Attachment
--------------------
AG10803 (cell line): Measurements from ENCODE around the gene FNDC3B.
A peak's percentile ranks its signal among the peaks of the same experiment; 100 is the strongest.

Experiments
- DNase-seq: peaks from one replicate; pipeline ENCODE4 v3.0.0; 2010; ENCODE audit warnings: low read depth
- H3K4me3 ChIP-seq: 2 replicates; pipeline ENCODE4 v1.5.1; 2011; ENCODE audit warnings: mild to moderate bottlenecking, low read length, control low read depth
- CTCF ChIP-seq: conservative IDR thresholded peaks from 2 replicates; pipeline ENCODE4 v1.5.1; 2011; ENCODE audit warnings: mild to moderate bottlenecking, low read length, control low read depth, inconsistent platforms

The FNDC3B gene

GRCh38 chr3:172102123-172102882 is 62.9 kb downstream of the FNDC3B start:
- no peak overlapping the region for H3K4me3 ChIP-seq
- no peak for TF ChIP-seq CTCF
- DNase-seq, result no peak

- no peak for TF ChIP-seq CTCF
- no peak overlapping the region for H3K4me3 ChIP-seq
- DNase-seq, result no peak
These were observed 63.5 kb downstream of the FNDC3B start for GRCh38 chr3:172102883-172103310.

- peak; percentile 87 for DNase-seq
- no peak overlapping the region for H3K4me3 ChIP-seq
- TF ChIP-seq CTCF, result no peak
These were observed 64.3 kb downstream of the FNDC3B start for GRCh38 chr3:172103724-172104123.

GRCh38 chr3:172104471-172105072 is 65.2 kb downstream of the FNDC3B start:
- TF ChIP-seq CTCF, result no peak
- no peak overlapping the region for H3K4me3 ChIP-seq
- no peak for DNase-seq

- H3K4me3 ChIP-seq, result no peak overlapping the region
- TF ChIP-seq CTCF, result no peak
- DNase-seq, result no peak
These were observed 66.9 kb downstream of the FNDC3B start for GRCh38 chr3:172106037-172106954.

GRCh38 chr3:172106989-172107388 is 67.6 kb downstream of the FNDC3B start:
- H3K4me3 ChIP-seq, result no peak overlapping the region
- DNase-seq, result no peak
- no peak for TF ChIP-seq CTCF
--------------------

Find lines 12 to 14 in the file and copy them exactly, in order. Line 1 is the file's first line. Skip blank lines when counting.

- no peak for TF ChIP-seq CTCF
- no peak overlapping the region for H3K4me3 ChIP-seq
- DNase-seq, result no peak